The episode isn't among Spider-Man's biggest hits: the superhero vs. the snow-wielding mom.
One of the costumed characters who roam Times Square went on trial Tuesday in New York over allegations that he hit a passer-by who didn't tip him for posing for a photo with her children in February 2013.
Victoria Goreaciuc says Philip Williams cursed at her and later punched her in the face after she confronted him and flung a handful of snow at him. Williams' lawyer says he just defended himself after a cold, hard chunk hit his head, and the attorney has raised a question that seems to beg superpowers of intuition: Can anyone be sure Williams was the masked figure who allegedly insulted Goreaciuc?
While the stakes are serious — a potential criminal record and up to 90 days in jail for Williams if he's convicted of harassment and other charges — the proceedings have a touch of the surreal. The evidence includes a Spider-Man suit, and the questions include whether a costumed Batman had also been on the scene. Even Manhattan Criminal Court Judge Anthony Ferrara couldn't resist a seeming cartoon allusion as he described police apprehending Williams, 36.
"They chased down Spider-Man — apparently, he could not get away," the judge said during a pretrial hearing.
The misdemeanor case is among several recent prosecutions of costumed figures who try to make a living by charming tourists in Times Square, generally without authorization from characters' owners. In the last two years, a man dressed as the Cookie Monster was charged with shoving a 2-year-old, a person garbed as Super Mario and a man in a Woody costume were each accused of groping at least one woman, and an Elmo figure pleaded guilty to disorderly conduct after unleashing an anti-Semitic tirade.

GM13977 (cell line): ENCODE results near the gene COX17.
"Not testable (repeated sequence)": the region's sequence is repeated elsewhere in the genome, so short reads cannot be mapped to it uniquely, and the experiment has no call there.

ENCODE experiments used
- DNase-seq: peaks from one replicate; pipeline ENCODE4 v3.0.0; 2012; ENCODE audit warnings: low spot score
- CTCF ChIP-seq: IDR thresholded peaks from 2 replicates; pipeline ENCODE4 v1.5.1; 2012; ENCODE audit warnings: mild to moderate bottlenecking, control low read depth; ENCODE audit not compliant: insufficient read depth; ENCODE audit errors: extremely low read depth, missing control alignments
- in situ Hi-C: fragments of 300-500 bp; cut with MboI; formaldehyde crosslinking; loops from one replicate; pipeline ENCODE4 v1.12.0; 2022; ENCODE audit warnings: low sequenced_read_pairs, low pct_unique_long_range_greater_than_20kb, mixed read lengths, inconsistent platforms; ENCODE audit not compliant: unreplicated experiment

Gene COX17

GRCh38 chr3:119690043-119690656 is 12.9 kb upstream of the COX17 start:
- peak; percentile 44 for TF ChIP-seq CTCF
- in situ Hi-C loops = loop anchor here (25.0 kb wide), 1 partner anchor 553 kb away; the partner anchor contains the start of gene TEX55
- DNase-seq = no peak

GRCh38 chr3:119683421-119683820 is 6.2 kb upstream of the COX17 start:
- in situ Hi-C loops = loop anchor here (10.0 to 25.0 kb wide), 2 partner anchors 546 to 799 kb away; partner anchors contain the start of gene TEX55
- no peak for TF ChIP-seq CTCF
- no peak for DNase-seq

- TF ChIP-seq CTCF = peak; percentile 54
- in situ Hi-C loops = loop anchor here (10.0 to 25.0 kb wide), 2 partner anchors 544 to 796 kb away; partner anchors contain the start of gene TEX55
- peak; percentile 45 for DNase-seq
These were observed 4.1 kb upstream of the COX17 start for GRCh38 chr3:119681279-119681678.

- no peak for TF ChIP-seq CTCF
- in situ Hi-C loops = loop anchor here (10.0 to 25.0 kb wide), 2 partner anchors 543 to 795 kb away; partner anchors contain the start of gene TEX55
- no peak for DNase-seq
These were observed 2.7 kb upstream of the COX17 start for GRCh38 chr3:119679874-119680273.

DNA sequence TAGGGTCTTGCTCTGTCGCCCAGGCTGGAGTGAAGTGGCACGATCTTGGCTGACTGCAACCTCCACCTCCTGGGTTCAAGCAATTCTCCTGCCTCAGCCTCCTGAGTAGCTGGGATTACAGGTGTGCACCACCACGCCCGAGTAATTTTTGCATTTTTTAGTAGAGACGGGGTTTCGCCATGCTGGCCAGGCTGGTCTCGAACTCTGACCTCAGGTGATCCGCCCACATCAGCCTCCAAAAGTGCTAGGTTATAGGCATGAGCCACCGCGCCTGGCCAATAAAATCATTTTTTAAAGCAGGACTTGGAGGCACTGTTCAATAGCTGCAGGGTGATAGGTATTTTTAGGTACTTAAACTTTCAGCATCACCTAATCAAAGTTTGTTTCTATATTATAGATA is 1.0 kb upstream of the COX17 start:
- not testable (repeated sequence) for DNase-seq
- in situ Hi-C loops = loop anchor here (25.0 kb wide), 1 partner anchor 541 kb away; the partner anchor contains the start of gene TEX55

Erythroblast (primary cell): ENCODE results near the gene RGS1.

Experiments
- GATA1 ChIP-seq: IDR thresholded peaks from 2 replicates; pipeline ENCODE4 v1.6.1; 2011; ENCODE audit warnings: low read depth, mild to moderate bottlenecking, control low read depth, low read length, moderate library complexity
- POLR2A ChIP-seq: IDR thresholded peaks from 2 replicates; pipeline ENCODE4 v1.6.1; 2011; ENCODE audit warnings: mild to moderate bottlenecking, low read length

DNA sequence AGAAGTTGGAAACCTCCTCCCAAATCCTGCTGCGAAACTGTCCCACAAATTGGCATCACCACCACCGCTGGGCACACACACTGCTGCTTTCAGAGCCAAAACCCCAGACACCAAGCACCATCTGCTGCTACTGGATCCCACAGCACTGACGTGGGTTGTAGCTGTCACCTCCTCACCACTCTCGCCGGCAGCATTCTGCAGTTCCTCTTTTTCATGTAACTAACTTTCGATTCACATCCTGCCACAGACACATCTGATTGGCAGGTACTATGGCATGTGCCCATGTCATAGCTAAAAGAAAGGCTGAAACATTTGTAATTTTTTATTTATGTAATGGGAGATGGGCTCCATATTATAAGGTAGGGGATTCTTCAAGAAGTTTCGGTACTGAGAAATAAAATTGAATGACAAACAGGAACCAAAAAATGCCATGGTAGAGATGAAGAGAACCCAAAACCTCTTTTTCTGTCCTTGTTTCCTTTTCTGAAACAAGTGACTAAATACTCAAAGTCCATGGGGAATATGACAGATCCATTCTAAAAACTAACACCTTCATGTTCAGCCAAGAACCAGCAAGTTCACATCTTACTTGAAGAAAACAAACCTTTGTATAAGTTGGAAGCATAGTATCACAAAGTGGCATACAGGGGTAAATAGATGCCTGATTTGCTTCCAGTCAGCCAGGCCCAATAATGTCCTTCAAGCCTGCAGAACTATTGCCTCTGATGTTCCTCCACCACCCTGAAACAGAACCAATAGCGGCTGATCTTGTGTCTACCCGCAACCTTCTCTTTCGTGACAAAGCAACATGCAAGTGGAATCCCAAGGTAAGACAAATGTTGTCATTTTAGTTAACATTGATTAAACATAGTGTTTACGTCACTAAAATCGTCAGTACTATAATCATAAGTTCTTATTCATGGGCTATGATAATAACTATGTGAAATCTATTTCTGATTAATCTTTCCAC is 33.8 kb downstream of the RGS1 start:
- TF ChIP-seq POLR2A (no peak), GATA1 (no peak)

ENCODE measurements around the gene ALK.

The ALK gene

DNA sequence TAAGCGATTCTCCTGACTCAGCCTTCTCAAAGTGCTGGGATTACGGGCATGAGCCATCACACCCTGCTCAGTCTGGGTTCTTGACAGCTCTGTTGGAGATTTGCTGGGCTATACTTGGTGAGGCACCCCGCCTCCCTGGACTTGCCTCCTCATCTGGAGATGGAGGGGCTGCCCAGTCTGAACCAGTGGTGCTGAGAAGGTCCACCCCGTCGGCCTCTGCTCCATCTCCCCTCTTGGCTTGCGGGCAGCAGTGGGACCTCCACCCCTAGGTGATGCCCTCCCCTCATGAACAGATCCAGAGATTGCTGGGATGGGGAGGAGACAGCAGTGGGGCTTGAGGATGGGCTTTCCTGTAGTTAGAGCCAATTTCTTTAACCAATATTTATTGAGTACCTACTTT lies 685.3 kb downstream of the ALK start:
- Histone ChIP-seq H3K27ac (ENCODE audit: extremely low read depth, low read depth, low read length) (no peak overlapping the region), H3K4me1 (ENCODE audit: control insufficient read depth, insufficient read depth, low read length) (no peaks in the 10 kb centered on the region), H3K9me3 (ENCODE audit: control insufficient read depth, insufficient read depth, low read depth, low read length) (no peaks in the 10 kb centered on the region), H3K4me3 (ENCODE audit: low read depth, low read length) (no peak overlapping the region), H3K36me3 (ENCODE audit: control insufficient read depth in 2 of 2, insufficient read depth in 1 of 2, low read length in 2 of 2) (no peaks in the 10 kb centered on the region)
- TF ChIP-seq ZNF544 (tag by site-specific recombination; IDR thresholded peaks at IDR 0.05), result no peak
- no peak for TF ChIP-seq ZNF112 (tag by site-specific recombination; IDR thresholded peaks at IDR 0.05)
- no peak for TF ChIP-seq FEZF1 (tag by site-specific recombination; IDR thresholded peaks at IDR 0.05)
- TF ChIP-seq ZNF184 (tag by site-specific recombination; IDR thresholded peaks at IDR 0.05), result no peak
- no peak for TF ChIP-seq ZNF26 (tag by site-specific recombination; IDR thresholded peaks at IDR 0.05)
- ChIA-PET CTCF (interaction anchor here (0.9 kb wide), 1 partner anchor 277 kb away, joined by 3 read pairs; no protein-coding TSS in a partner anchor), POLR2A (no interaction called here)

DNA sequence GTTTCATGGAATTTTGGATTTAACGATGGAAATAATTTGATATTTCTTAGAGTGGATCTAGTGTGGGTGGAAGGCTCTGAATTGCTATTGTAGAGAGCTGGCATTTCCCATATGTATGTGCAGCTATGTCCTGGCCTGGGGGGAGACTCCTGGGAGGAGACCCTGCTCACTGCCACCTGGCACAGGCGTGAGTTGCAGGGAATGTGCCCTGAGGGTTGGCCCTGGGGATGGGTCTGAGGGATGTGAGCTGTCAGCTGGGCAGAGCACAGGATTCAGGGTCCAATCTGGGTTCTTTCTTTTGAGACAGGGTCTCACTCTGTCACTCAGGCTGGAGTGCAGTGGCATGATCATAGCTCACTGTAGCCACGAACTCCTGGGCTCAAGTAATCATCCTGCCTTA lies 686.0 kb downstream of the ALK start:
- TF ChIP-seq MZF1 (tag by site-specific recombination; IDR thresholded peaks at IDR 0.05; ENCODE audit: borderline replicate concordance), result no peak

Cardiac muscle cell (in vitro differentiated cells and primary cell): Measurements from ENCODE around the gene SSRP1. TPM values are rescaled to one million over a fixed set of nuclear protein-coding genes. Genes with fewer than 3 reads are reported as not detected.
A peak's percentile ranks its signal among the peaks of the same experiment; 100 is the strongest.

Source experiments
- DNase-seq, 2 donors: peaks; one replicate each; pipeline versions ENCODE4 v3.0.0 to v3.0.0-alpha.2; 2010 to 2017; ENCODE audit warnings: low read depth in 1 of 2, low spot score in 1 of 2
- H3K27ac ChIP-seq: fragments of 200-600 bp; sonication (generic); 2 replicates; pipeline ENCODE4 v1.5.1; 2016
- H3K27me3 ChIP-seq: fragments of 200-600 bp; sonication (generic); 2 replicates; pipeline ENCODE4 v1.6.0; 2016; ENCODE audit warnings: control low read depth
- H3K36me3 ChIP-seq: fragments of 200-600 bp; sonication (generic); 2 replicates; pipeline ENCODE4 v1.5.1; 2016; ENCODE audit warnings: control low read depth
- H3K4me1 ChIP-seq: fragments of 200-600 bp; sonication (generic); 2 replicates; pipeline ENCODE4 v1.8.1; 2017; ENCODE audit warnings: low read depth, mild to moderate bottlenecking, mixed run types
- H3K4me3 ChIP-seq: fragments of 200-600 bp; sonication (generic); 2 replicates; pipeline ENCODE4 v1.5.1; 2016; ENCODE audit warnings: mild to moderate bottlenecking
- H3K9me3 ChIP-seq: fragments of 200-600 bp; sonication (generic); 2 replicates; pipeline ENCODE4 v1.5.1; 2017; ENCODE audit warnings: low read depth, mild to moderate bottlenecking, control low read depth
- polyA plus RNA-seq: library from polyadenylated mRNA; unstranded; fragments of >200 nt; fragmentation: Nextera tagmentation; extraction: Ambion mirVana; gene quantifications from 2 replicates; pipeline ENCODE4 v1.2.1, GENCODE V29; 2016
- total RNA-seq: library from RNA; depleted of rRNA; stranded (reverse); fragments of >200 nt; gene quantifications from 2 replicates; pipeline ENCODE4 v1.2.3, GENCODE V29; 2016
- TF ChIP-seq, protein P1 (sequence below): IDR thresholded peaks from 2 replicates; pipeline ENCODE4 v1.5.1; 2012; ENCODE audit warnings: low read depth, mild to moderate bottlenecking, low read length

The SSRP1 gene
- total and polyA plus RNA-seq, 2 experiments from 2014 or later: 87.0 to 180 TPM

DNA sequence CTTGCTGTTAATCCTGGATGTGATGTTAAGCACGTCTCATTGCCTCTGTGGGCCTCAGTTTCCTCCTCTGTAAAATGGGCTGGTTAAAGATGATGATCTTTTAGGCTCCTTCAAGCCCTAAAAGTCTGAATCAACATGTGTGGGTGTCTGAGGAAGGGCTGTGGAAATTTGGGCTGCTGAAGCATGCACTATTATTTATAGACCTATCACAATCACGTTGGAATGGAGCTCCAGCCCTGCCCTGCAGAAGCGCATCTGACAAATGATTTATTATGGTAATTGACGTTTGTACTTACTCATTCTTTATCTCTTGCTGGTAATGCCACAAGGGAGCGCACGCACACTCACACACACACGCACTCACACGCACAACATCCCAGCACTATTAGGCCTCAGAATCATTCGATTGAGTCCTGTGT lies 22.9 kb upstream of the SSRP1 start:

Goreaciuc, a New York-area information technology worker, was celebrating her son's seventh birthday when the family encountered a Spider-Man character who urged a photo, she testified. He broached a tip, she said she had no cash and he swore at her, she said.
The family went shopping for about an hour, but her two children kept asking about Spider-Man's remark, and Goreaciuc decided to tell police. Back outside in Times Square, she saw a Spider-Man and approached him — but soon realized she had the wrong one.
She spotted another Spidey, asked him why he'd cursed at her in front of her children, scooped some loose snow off the ground "and threw it in his direction" as she walked on, she said. He hit her in the temple, knocking her to the ground, and took off, she said.
She alerted police and followed them to a parking garage where officers had stopped Phillips, shirtless but in Spider-Man tights. Goreaciuc said his height, build and voice matched the Spider-Man she sought.
Williams' lawyer, Rachel Black, argued that it was unclear which Spider-Man figure had allegedly made the offensive comment. Regardless, "it's actually not a crime to be a jerk," she said.
She said Goreaciuc was the "initial aggressor in a confrontation with a confused and bewildered Mr. Williams," and he simpy "reacted in self-defense."